But "in love", the affairs of Eros - Cupid is, for sure, not one of them. When one talks of "real" In Love, which IMO is based "purely" on emotion, logic, rationales, and decision sciences get thrown out of the window.
IME philosophy and humor can help us "deal" with the results of In Love, but not to analyse or understand it.
On the other hand, how many of the "I love you" or "I am in Love with you" allegations are actually "genuine", in other words not co-determined based on "utilitarian" (and this rational) parameters? How many people search for a love interest using the same decision parameters as when they search for an apartment or to invest their money (in this case their life)? Oh well!
Friday, May 22, 2009
Many issues/problems in life are not a matter or binary type, "right or wrong". Eg trying to find an as near optimal as possible solution to an aircraft assignment problem. There are ways to assign the aircraft that are far from the best possible one and there are ways near that elusive optimal. Knowing you are somewhere near the optimal, even though you do not know where that optimal is exactly or how to go from where you are to it, is very often good enough ("right" enough). So bother to look further when you know that the assignment you have found and know how to implement is only 1% away from the elusive "globally optimal"?
Plus: There is a different between "mathematical way of thinking" and using Maths per se. Eg in logic, we use mathematical thinking but not maths per se (to structure thought "algorithms"). One does not always have in one's disposal all the data needed to use a math model to solve the problem and we are a problem solving based society, the western one, in our "Philosophy". Should we not?
A "problem" is not a "problem" per se, it is merely an opportunity for finding a solution and the fun of the process looking for it!
Philosophy for All!
Philosophy means the pursuit of wisdom
And wisdom is applications oriented
The Socratic method to ask questions to his pupils rather than preach? But they were his pupils.
Some philosophers pose questions instead of theories because in their brand of philosophy, but the idea is for one to reach one's own philosophical conclusions rather than theologise others'.
Does a philosopher need a PhD in Philosophy to be a Philosopher? Does a painter or poet need a PhD in Arts to be one? Some people produce/create philosophy, some other quote the philosophy of those and others. Who are the Philosophers?
Let us philosophise on that!
What is your Philosophy?
Quantifying everything and turning any decision into a mathematical model (function) to be optimised is what I actually studied (2 degrees) and it is called "Decisions Science", it is IMO not Philosophy per se. Philosophy can and should use Decision Science techniques to aid a person reach "better" decisions in his/her life, airlines allocate aircraft to flights, companies optimise the production and distribution of the products or services (logistics), governments design and formulate public policy, etc.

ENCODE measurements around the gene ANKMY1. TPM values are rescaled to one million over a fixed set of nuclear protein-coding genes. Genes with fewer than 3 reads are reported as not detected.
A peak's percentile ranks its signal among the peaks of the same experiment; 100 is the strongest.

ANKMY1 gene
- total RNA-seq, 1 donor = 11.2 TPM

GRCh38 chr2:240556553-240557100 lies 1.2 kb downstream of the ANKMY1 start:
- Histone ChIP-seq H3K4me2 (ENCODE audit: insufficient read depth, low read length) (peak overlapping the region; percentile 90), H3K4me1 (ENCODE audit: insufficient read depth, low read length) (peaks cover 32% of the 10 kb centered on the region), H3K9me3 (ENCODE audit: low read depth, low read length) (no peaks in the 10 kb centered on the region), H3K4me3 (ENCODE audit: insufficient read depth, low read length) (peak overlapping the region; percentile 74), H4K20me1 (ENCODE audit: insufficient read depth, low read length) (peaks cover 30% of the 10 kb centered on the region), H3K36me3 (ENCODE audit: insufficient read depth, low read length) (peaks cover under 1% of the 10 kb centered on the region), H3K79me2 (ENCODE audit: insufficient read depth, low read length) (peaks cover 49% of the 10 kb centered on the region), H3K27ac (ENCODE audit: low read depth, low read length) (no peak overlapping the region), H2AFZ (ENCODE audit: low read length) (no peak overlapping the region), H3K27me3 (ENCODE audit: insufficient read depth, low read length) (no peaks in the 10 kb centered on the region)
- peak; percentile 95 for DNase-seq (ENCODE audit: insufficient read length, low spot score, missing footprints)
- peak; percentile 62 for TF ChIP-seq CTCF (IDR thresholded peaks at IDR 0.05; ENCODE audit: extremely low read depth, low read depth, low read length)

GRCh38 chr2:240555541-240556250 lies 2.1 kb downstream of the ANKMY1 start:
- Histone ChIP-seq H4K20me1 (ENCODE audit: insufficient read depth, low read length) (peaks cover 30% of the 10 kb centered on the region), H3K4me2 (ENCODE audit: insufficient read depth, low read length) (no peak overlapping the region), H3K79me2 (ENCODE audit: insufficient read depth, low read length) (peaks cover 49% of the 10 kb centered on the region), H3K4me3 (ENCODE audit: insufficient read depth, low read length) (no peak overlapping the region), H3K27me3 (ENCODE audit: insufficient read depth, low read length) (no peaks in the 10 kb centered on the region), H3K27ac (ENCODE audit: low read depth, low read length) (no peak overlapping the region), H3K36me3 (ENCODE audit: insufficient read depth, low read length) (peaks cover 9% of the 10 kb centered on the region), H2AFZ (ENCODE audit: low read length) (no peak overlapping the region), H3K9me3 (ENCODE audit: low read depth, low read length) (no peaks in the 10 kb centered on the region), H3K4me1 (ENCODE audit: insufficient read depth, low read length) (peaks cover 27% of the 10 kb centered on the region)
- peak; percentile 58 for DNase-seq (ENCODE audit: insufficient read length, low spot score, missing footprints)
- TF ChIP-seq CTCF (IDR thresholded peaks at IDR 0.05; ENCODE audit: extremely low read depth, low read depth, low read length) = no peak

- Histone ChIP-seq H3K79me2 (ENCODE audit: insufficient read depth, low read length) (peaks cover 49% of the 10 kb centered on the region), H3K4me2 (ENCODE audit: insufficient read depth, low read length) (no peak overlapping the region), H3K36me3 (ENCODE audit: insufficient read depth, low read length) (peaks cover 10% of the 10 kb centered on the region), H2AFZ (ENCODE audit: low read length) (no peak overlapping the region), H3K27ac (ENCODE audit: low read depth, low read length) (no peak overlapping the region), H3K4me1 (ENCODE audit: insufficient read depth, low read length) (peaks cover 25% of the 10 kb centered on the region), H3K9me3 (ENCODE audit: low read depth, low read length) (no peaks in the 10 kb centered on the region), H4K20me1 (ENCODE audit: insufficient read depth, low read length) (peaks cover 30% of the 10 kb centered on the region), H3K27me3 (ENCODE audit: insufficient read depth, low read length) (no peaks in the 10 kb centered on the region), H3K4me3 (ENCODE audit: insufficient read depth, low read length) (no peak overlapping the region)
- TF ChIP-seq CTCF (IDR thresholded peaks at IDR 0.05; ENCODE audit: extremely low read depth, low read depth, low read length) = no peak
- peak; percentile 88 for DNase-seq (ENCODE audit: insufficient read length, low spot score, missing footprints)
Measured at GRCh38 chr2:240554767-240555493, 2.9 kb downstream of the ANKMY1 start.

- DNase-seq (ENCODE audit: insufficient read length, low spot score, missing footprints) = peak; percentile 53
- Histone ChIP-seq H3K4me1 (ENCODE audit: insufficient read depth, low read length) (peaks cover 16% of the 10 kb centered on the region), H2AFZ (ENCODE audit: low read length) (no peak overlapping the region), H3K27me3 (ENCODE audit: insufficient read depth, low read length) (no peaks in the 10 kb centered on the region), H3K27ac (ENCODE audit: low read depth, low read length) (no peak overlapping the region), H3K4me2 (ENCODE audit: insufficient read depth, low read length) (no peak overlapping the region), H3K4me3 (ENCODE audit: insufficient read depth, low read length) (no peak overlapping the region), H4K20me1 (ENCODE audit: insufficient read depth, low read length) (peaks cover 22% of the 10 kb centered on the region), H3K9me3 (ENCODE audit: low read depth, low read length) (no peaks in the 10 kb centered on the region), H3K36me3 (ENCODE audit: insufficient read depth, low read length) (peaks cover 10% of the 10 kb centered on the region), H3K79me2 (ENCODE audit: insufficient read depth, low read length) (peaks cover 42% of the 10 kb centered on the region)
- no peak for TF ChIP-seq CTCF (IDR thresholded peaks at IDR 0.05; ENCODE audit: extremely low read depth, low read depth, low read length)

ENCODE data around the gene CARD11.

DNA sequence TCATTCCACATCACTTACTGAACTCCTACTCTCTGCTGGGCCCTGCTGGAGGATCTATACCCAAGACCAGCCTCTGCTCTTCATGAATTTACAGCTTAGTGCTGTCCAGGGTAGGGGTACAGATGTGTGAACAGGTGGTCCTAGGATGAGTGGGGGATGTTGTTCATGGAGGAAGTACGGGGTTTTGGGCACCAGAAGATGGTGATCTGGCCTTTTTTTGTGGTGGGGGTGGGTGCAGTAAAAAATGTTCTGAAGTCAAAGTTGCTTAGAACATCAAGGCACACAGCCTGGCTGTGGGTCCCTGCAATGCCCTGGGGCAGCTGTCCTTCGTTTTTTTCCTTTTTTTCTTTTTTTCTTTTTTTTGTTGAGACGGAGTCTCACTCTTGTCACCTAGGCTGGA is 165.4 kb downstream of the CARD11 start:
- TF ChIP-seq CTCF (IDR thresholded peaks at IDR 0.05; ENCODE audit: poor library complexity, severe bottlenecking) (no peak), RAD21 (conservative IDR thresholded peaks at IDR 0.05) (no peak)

"What is the "philosophy" of this company, policy, "system", person (his/her life)" is a question made at least in Greek. Or to be "philosophised" ie to be aware "why" you are doing something, how it fits with one's own "living philosophy" and/or the Society - "system" one lives in.
But IME many problems are too complex or large to be turned into one mathematical model and "globally" optimised (find the best possible "solution"). Thus one usually combines quantitative AND qualitative techniques to analyse problems and formulate them into a problem to be solved. But IMO Philosophy is not pure mathematics or decision sciences, even the concepts of "optimality" and "efficiency" need Philosophical analysis. Science, in general, shows us the "how" and Philosophy searches the "why".
Eg in dating, Philosophy helps reply to the question "why should I date her/him" and other disciplines the "how". lol The same with "should I make love with her/him", lol.
Eros is one area where decisions are not rational at all and can hardly be put into mathematical formulas. On the contrary, "LT partner selection" can. Eros not only defies logic, it also defies Philosophy, true Eros that is.
Originally written: November 11, 2007
Updated: May 22, 2009
Thursday, May 21, 2009
What is then a proper label for the times we live in, eg this decade (since 2000)?
Financial Times? Uncertain Times? Drama Times? Volatile Times? Oxymoronic Times? Hysteric Times? Global Times? etc etc
Many of the above labels, IMO, partially characterise or capture, the "whole" of these times. But IMO "Hysteria" is the most "inclusive" one.
This hysteria is induced, promoted or amplified by certain media, by certain commentators, by certain "preachers" or "activists", by many "drivers" in any case.
How can one resist or avoid the hysteria or the drama, which IMO are, at worst, quite bad for one's health and, at best, disorienting us from making sound decisions in out lives as well as "quality life"?
The answer IMO is: Whereas we live in liberal and pluralistic times, and Love is a healthy and well as humanistic emotion, that does not mean that we have to fraternize with those who bring a negative aura in our lives. Between Love and Hate, the latter being politically incorrect as well as unhealthy, IMO, there is after all the state of "tolerance". But tolerating something (eg drama) or someone (eg a drama king or queen) does not mean fraternizing. Live and let live does not imply Love, but it requires, again IMO, absence of hatred and a willingness to put into practice the concept of "if it bothers you, overlook it (or pass it by).
Of course that does not mean "apathy", but it does not mean that we have to remain in relationships or not change the dial on "sources" of "drama".
Whereas Loving all other humans, everyone, is hard in practice, albeit a grand theory, tolerance is IMO a realistic practical solution. And as I propose, tolerance does not mean fraternising, ot means live and let live.